Item #249960 Autograph Letter to Louis XVI in the third person, petitioning the King to recommend his son for a position in the Gardes Françaises; with 2 lines in the hand of Louis XVI. King of France Louis XVI, Charles Gravier Vergennes, comte de.

Vergennes to Louis XVI, with a Note from the King

Autograph Letter to Louis XVI in the third person, petitioning the King to recommend his son for a position in the Gardes Françaises; with 2 lines in the hand of Louis XVI.

n.p. [Paris]: n.d. [before 1787].

One page on sheet of watermarked stationery. Small folio. Vergennes to Louis XVI, with a Note from the King. Old folds, slight soiling and a couple of small stains, but sound and quite legible Item #249960

The Comte de Vergennes (1717 – 1787), diplomat and statesman, was Louis XVI’s Minister of Foreign Affairs from 1774. It was Vergennes’ policy during the American Revolution to provide the American rebels with financial and military support, in the hopes of weakening Britain’s dominance in North America; and It was Vergennes, too, who conducted the negotiations with Franklin, Adams, and Jay culminating in the Treaty of Paris. Vergennes’ policy of supporting a republican revolution, and its enormous cost to France, are generally cited as the major causes of the French Revolution. One could stretch a point and argue that Vergenness, more than any single individual, was responsible for his King’s downfall and eventual execution. The appearance of each their hands on the same document, as here, has a definite appeal to a collector of historical ironies.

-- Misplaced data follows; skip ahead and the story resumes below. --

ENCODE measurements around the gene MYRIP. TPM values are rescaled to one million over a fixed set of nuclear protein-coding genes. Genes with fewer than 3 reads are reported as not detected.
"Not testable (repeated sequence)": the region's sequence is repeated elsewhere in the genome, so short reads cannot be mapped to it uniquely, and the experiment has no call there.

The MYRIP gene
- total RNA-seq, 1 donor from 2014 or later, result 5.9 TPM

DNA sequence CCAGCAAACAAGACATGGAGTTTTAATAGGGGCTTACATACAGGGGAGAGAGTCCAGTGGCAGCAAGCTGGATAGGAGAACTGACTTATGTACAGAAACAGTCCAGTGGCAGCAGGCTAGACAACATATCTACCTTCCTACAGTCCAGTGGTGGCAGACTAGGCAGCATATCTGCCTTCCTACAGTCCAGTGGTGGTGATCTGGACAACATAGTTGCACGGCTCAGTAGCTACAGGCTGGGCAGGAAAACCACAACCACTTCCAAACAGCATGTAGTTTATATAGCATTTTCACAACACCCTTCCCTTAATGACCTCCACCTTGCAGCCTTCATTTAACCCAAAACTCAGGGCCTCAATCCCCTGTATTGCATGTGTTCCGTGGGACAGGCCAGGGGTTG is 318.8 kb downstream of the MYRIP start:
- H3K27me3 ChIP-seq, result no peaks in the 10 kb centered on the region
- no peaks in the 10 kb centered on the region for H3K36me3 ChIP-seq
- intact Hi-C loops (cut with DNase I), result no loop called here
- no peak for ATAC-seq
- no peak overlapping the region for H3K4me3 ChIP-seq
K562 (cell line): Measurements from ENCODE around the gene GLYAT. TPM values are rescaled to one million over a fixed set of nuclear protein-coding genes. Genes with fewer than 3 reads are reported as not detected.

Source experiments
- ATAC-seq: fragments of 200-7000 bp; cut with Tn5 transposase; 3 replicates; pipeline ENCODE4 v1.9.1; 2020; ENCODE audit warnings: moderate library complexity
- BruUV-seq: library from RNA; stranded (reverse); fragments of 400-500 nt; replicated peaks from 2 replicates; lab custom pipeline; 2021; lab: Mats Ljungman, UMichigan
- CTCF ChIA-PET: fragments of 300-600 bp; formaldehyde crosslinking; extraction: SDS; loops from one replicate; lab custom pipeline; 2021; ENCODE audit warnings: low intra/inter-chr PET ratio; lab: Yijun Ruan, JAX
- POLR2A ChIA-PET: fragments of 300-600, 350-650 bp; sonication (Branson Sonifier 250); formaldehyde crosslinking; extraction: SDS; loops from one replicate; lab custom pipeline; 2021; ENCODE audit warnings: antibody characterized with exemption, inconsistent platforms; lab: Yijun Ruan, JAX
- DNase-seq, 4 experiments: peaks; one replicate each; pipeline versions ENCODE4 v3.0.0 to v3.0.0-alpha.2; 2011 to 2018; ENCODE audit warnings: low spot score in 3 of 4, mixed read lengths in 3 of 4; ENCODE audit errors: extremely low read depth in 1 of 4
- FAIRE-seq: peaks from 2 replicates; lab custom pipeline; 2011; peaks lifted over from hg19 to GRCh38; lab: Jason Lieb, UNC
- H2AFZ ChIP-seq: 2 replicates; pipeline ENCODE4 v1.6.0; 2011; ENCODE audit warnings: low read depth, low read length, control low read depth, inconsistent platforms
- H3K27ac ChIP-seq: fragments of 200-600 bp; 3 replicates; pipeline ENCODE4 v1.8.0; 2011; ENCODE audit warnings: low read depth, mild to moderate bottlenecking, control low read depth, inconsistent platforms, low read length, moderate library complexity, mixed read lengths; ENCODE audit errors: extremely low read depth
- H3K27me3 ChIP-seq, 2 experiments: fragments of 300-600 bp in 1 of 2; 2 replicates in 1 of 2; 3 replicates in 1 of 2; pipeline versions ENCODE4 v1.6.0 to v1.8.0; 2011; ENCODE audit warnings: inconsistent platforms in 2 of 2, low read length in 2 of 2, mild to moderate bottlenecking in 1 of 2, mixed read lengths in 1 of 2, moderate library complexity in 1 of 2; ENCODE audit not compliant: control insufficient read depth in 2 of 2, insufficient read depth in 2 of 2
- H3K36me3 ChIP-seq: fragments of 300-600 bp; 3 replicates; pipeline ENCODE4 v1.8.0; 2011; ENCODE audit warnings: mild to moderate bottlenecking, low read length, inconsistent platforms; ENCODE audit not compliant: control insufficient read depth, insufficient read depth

Here, Vergennes seeks a position for his son in the French Guards, which, like the Swiss Guards, were special troops belonging solely to the royal household; they were under the command, at that time, of the gallant young duc de Biron, who served with French troops in the American Revolution. In translation:

“Sire,

“The Sr. de Vergennes take the liberty of humbly asking Your Majesty to grant him a special sign of his protection, by informing M. le Maéchal the Duke de Biron that it will please him that he propose M. de Vergennes, his eldest son, for the first vacant position in the French Guards. Said M. de Vergennes is old enough, in accordance with your Majesty’s ordinances, to be admitted to the military.”

Beneath, the King has docketed th letter with this brief note:

“M. le Maréchal de Biron will propose him to me for the first opening”.

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